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Medical disclaimer: This article is intended for educational and informational purposes only. It is not a substitute for health or medical advice. For medical advice, contact an appropriate healthcare provider.

It can be difficult to get to the gym sometimes. Even if you have a home gym, finding the time to get in for a full workout can be tough. And if you’re not sticking to your typical workout routine, you might think you can’t workout at all; however, I’m here to tell you that’s not always the case.

Having coached over the years in CrossFit, weightlifting, and functional fitness, I’ve built a 30-minute full-body workout at home, easy for you to squeeze into a fast-paced day, and targeting the upper body, lower body, and everything in between. Plus, the best part is that you’ll only need some dumbbells to get the most out of this workout.

Full-Body Workout Overview 

This full-body workout will be split up into three parts: a basic warm-up, a weight training portion, and then a cardio circuit to end your workout. It’s designed to be quick, and done within 30 to 45 minutes. Some of the movements are for more advanced fitness levels, so be mindful to adjust as needed.

If you’re ready to workout, make sure to have the following equipment:

  • Dumbbells
  • A chair or bench for one-arm rows
  • Floor space
  • An exercise mat (recommended, as you will be on the floor for a few of these movements, but not necessary)


This warm-up is built to prime your entire body for the full-body workout. There’s no need to blaze through these exercises speedily. Rather, move at a moderate and consistent pace to emphasize proper technique.The main goal is to get the heart rate up and move your muscles through a similar range of motion as the exercises in the main workout.

  • 2 rounds of:
    • Cat and cow: 5 reps each
    • Dead bug: 5 reps each side
    • Inchworm: 5 reps
    • Lateral lunge: 5 reps each side
    • Bodyweight squat: 10 reps

Cat and Cow 

  1. Start on your hands and knees, with the shoulders stacked over the wrists and the hips over your knees, maintaining a neutral spine.
  2. Move into the “cow” position by slowly arching the back, inhaling and pressing the chest forward and engaging the upper back—not just the lumbar spine.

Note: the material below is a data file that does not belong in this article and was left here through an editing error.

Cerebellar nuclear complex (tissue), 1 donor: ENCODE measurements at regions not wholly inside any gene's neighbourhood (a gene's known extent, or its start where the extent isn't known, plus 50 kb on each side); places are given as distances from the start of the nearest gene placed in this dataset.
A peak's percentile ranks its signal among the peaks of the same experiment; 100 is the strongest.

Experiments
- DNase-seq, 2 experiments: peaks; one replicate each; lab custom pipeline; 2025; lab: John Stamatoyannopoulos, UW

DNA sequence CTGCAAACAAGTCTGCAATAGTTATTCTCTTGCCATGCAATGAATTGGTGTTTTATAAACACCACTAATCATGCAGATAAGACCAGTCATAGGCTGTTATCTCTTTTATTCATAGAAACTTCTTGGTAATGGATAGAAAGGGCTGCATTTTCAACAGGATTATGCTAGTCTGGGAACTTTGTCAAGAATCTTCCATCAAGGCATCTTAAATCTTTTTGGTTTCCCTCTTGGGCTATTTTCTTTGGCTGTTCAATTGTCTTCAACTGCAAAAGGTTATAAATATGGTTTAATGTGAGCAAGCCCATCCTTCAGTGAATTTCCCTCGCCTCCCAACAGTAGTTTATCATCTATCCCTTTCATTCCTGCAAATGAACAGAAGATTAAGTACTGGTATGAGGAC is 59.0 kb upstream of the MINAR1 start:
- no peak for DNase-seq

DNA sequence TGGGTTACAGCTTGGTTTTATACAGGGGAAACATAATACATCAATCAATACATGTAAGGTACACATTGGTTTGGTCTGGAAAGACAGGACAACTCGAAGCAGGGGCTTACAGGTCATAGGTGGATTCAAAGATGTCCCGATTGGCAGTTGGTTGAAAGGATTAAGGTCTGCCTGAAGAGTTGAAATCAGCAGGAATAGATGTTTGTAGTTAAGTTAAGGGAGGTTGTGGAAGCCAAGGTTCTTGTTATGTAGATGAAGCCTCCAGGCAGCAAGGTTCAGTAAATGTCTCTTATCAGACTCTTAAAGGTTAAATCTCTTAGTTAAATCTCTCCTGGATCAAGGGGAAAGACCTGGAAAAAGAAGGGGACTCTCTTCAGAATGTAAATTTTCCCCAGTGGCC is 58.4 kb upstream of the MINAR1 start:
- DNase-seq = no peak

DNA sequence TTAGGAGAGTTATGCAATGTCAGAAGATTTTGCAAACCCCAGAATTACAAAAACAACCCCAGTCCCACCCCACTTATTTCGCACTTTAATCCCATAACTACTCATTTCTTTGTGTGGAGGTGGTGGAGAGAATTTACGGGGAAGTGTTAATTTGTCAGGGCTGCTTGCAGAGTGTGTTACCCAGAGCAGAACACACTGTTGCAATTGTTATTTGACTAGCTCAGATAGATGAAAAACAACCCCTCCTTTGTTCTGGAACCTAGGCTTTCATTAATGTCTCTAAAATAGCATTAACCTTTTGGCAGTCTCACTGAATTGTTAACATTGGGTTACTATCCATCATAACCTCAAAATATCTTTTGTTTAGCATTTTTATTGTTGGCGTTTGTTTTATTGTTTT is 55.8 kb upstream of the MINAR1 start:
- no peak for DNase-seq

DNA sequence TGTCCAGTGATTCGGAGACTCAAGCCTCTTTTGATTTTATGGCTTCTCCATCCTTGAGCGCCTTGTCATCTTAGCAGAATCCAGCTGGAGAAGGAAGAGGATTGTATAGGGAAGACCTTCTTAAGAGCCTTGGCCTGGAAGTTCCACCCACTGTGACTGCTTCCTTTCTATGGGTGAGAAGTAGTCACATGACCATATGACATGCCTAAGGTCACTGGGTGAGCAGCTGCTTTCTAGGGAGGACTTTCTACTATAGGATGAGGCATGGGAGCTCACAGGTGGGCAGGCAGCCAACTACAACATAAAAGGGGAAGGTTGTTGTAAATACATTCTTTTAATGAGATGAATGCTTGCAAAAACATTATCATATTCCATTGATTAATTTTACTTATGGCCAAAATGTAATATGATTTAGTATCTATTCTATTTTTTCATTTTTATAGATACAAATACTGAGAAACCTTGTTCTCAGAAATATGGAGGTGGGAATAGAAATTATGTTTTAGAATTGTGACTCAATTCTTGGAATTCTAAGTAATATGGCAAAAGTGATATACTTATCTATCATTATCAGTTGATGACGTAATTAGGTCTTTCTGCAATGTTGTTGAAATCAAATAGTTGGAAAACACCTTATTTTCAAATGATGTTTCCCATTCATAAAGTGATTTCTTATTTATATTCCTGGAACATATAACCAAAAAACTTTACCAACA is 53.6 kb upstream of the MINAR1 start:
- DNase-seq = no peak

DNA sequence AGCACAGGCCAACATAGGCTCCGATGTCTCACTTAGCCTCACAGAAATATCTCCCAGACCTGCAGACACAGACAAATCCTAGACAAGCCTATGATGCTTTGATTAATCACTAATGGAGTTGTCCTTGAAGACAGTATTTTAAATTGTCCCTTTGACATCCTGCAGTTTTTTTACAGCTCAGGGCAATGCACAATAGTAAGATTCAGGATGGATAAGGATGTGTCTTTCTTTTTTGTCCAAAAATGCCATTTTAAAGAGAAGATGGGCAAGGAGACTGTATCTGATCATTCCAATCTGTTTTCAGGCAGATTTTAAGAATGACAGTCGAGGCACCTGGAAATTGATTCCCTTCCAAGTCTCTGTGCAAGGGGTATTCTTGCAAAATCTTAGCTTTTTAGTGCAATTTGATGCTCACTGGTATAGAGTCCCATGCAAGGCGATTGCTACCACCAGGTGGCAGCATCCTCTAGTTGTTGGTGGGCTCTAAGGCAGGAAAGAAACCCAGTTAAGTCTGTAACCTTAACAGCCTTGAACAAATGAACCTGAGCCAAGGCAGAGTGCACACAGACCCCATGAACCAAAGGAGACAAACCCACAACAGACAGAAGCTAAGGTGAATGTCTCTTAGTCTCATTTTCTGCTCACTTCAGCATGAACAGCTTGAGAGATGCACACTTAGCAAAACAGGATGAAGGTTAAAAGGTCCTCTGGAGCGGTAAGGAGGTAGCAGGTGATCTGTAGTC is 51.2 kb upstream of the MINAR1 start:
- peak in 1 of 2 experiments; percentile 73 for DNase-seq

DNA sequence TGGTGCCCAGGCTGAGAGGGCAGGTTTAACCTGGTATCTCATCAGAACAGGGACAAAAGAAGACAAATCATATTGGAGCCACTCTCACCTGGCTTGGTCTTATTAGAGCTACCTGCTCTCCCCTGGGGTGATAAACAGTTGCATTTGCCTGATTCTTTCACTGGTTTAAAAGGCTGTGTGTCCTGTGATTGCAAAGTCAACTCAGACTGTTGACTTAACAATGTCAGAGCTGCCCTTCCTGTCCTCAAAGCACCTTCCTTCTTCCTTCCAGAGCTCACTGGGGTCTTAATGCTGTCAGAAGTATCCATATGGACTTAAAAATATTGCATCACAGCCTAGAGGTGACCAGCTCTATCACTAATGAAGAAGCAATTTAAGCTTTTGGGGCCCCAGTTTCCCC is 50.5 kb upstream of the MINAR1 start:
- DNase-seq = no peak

3. Reverse into the “cat” position by exhaling and rounding the spine and tucking in the tailbone, keeping the upper back involved by trying to spread your shoulder blades apart.
  4. Transition between the two positions slowly, maintaining a steady breathing.

Coach Tip: While transitioning between the two positions, your head will rise and lower with each movement, but don’t exaggerate it; let it happen naturally to let the neck remain neutral. 

cat and cow stretch

Dead Bug

  1. To find your starting position, lay onto your back and put your arms up towards the ceiling, then tuck your knees up until they are bent at a 90-degree angle, making your thighs perpendicular to the ground.
  2. Activate your core by pressing your lower back into the ground and tightening your abdominal muscles.
  3. Lower your right arm and straighten the left leg towards the ground, reaching as far as you can while still maintaining an engaged core.
  4. Bring the arm and leg back to the starting position, and repeat the movement on the opposite side, lowering the left arm and right leg this time.
  5. Alternate sides for multiple repetitions.

Coach Tip: Don’t rush through this movement. Keeping the movement slow and steady will help you maintain an engaged core, and it’ll also give you more of a workout, too, constantly keeping the obliques and other abdominal muscles engaged for a longer period of time.

woman doing dead bugs


  1. Begin in a standing position with your feet shoulder-width apart.
  2. Bend forward at the hips, trying to keep the legs straight, and place the palms of your hands on the ground as close to your feet as comfortable (a good distance to aim for is about 6 inches from your toes).
  3. Walk forward with your hands, keeping the weight on the hands, until you are at the top of a push-up (or high plank position).
  4. Perform a push-up, chest to the floor and back up, keeping the core engaged.
  5. Walk the hands back, keeping the legs straight, until your palms are back to their starting position.
  6. Repeat for repetitions, and stand back up when complete.

Coach Tip: Especially in a warm-up, take time to feel that initial hamstring stretch when we place the hands down to the ground. Each time we reach that position in the inchworm again, linger a little bit to get a bit more of a stretch in.

inchworm exercise

Lateral Lunges

  1. Start by standing tall with your feet together and toes pointing forward.
  2. Take a big step to the side with the right foot.
  3. Shift your hip back as you bend your right knee, keeping the left leg straight and toes still forward.
  4. Sink as low as you can comfortably, keeping your chest up and maintaining balance.
  5. Push with the right foot to straighten your leg and return to the starting position.
  6. Repeat for repetitions, alternating sides as needed.